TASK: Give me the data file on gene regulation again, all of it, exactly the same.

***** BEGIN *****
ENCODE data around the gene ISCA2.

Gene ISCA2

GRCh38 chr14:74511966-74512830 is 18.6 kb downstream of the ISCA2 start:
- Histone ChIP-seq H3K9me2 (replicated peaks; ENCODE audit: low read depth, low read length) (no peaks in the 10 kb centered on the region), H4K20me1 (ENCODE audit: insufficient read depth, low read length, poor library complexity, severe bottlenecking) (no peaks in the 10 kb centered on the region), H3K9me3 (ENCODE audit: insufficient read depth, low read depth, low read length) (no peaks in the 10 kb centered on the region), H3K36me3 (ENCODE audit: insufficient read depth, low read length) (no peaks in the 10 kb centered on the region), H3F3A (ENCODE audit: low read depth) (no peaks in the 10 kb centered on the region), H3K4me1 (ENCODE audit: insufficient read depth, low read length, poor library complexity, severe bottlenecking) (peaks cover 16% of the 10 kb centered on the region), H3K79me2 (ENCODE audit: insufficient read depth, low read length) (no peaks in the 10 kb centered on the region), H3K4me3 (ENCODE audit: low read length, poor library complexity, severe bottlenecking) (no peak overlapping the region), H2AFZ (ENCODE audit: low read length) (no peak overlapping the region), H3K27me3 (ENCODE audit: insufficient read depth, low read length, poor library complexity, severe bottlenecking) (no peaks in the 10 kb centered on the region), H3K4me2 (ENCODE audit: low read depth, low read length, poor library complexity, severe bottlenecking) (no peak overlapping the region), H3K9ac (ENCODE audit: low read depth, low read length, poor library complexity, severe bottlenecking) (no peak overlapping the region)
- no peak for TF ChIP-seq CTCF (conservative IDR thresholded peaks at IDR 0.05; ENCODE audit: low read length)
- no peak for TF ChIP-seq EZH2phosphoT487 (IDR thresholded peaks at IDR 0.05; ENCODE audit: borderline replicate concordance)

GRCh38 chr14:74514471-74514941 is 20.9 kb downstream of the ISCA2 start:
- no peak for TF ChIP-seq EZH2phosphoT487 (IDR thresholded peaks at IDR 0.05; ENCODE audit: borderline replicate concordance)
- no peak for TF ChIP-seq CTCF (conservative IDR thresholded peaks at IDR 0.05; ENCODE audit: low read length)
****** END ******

ENCODE data around the gene ISCA2.

Gene ISCA2

GRCh38 chr14:74511966-74512830 is 18.6 kb downstream of the ISCA2 start:
- Histone ChIP-seq H3K9me2 (replicated peaks; ENCODE audit: low read depth, low read length) (no peaks in the 10 kb centered on the region), H4K20me1 (ENCODE audit: insufficient read depth, low read length, poor library complexity, severe bottlenecking) (no peaks in the 10 kb centered on the region), H3K9me3 (ENCODE audit: insufficient read depth, low read depth, low read length) (no peaks in the 10 kb centered on the region), H3K36me3 (ENCODE audit: insufficient read depth, low read length) (no peaks in the 10 kb centered on the region), H3F3A (ENCODE audit: low read depth) (no peaks in the 10 kb centered on the region), H3K4me1 (ENCODE audit: insufficient read depth, low read length, poor library complexity, severe bottlenecking) (peaks cover 16% of the 10 kb centered on the region), H3K79me2 (ENCODE audit: insufficient read depth, low read length) (no peaks in the 10 kb centered on the region), H3K4me3 (ENCODE audit: low read length, poor library complexity, severe bottlenecking) (no peak overlapping the region), H2AFZ (ENCODE audit: low read length) (no peak overlapping the region), H3K27me3 (ENCODE audit: insufficient read depth, low read length, poor library complexity, severe bottlenecking) (no peaks in the 10 kb centered on the region), H3K4me2 (ENCODE audit: low read depth, low read length, poor library complexity, severe bottlenecking) (no peak overlapping the region), H3K9ac (ENCODE audit: low read depth, low read length, poor library complexity, severe bottlenecking) (no peak overlapping the region)
- no peak for TF ChIP-seq CTCF (conservative IDR thresholded peaks at IDR 0.05; ENCODE audit: low read length)
- no peak for TF ChIP-seq EZH2phosphoT487 (IDR thresholded peaks at IDR 0.05; ENCODE audit: borderline replicate concordance)

GRCh38 chr14:74514471-74514941 is 20.9 kb downstream of the ISCA2 start:
- no peak for TF ChIP-seq EZH2phosphoT487 (IDR thresholded peaks at IDR 0.05; ENCODE audit: borderline replicate concordance)
- no peak for TF ChIP-seq CTCF (conservative IDR thresholded peaks at IDR 0.05; ENCODE audit: low read length)